MRD and 11q Deletions in CLL


Alan Skarbnik, MD: I have the same concern about patients with 17p deletion. If by any chance patients end up being on venetoclax because of intolerability or concerns for tolerability with a BTK [Bruton tyrosine kinase] inhibitor, I tend to continue the treatment beyond the 1-year mark. The data have shown that they actually drop off pretty interestingly after the venetoclax is completed. Now, of course for the time-limited therapy, there’s the question of depth of response. If you look at the CLL14 data [phase 3 CLL14 trial] for discontinuation of treatment, it seems that the patients who had detectable MRD [minimal residual disease] tend to relapse much more often than patients who had undetectable MRD and get completion of therapy.

So, is this something that you’re generally doing for patients who are planning on stopping treatment? I’ve been trying to do a peripheral blood MRD in the patients who had venetoclax at the end of the 1-year mark to see if I would continue the treatment or not at that point.

And a second question would be what we do for the patients with 11q deletion. As we see with BTK inhibitors, these patients have tremendous responses. There are no head-to-head comparison data, but if you look at the curves, it seems that the patients who have an 11q deletion and take a BTK inhibitor tend to do even better than patients who don’t have an 11q deletion in the trials. So, what are your thoughts about that?

Jennifer R. Brown, MD, PhD: Regarding the MRD issue, I think it’s absolutely critical, in terms of evaluating response to venetoclax/obinutuzumab. What we don’t know is whether continuing really improves their outcome, right? What we actually need for that is serial MRD data showing whether patients continue to improve. If a patient is continuing to improve as they get to their 1-year mark, I’d definitely be inclined to continue and see if they continue to improve and get to undetectable MRD. But if patients sort of stabilize and are not improving, the question is, does continuing really make a difference? We see this a little in the MURANO trial, in the relapsed venetoclax/rituximab study, where many of the patients who had high MRD who relapsed very quickly after stopping at 2 years demonstrated a rise in MRD at the end of their time on venetoclax. So, there’s still a lot we need to learn about that. But in general, I certainly do favor a MRD-guided strategy. The 1-year mark was basically chosen as a convenient duration of therapy, and I think there are probably patients who need therapy for longer than that to get to undetectable MRD.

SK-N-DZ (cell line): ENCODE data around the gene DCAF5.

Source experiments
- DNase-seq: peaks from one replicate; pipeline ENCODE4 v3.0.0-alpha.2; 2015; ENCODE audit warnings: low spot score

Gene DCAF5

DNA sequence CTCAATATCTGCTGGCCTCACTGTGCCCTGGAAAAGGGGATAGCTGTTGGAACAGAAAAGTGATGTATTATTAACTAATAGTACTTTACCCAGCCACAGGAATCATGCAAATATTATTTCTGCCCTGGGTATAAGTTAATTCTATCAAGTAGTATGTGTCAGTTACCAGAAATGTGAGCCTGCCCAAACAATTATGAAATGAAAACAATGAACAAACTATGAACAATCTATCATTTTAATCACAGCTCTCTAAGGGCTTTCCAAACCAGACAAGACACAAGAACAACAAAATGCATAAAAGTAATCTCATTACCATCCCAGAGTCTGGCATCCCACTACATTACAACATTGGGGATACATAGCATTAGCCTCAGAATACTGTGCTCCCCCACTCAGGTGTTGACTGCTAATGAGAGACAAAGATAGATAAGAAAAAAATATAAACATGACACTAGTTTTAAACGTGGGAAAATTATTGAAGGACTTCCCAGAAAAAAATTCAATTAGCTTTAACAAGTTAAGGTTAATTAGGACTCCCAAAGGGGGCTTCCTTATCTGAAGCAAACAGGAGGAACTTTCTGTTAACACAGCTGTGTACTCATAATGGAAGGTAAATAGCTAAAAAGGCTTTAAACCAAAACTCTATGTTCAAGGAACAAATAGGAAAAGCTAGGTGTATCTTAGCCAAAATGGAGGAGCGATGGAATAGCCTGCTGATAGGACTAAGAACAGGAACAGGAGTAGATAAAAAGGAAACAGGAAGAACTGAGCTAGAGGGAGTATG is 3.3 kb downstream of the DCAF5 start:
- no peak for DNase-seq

I agree with you. Even independent of MRD, I worry about patients with 17p deletion on venetoclax. I would probably be inclined to continue them on therapy, even in the frontline setting. In a relapsed setting, I definitely continue them, especially if they’ve had prior BTK and progressed. Those are patients who I don’t think you’re likely to want to stop therapy. Most of them don’t get to undetectable MRD. Most of them don’t get to a CR [complete response]. The CR rate was only 9% in the study of venetoclax post BTK. So, they need to continue.

Now, regarding the patients with 11q deletion, that’s an interesting question. I have to say that I’m not sure I completely believe the data that reflect that they do better on ibrutinib. I definitely believe that they don’t do worse, but I feel like the curves may be converging as we get to longer times. It’s interesting. I wish we had data—I’m not aware of any—breaking out the outcomes of patients with 11q deletion treated with venetoclax. I feel that venetoclax has some similarities to chemoimmunotherapy. It achieves deep responses rapidly, and it’s time limited. Hence, we see patients with 17p deletion who do better initially. They get a deeper response, but then they relapse. So I wonder if we’re going to see the same thing with patients with an 11q deletion that we saw with FCR [fludarabine/cyclophosphamide/rituximab]. They get a better response than patients with 17p deletion initially, but they relapse earlier. I wonder if that will happen with venetoclax/obinutuzumab, which is another factor to consider in addition to the fact that maybe sometimes they do better on ibrutinib. I haven’t seen a good biological rationale for why they would do better than other patients.

Alan Skarbnik, MD: Yeah, me neither.

Jennifer R. Brown, MD, PhD: Maybe there are more unmutated. It may be the case that they have just higher levels of signaling if they’re on it.

Alan Skarbnik, MD: That’s a possibility.

Transcript edited for clarity.

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